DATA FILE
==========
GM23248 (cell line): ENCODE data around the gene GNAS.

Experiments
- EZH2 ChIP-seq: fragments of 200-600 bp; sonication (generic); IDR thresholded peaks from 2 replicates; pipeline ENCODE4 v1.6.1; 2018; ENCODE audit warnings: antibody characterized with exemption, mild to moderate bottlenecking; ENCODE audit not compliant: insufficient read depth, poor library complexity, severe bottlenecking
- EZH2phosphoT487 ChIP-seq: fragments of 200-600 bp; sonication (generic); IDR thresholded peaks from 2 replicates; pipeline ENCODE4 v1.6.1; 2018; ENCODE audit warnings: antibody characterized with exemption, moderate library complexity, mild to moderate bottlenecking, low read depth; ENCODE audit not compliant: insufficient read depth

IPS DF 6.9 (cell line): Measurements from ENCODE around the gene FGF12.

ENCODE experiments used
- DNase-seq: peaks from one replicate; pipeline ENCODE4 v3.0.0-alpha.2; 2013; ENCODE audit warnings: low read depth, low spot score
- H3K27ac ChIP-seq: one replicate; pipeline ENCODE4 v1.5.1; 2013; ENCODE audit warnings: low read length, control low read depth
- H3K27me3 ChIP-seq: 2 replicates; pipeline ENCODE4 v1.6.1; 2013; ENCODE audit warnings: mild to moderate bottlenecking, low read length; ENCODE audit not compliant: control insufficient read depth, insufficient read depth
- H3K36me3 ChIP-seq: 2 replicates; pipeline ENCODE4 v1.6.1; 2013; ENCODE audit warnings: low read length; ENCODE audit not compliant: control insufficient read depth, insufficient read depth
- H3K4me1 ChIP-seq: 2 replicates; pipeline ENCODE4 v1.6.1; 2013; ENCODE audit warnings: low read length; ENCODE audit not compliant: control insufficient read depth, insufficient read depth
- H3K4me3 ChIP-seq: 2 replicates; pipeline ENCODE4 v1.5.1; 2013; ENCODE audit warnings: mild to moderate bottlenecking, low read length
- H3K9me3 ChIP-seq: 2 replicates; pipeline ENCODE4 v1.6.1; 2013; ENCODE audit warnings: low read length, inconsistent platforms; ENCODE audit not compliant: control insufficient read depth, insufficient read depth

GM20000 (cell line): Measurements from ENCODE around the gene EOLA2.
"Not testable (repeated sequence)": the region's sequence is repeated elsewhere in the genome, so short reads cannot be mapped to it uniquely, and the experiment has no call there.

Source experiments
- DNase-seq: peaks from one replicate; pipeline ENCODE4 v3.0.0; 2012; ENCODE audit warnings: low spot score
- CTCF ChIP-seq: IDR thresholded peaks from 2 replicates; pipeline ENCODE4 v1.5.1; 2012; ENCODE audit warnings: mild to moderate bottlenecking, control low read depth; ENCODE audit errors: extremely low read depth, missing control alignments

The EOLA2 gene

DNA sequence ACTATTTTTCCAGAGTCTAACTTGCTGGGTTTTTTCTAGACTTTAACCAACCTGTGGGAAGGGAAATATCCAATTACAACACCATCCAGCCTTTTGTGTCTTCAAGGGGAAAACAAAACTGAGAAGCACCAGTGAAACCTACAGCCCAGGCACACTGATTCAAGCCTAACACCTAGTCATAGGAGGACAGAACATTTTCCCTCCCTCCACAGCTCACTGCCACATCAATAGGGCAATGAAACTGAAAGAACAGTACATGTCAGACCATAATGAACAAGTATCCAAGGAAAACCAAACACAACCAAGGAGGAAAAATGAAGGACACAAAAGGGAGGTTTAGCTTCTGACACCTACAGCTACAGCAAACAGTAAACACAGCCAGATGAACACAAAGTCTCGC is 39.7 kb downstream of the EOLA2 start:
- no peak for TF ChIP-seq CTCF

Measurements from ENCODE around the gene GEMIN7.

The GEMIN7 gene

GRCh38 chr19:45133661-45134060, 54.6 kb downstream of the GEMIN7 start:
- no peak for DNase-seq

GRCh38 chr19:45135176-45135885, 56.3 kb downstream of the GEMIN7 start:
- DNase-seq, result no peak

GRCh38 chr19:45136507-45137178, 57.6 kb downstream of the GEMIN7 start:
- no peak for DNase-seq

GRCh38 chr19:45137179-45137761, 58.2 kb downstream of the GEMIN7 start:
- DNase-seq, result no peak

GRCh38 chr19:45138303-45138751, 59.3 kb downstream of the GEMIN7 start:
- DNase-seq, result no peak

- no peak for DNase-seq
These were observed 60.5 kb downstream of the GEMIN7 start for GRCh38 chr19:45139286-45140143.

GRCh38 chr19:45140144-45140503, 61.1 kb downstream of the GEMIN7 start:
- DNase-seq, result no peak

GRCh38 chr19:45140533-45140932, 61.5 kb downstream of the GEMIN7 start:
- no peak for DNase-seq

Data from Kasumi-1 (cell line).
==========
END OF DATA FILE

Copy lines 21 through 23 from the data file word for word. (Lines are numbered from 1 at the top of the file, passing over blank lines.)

- no peak for TF ChIP-seq CTCF

Measurements from ENCODE around the gene GEMIN7.

The GEMIN7 gene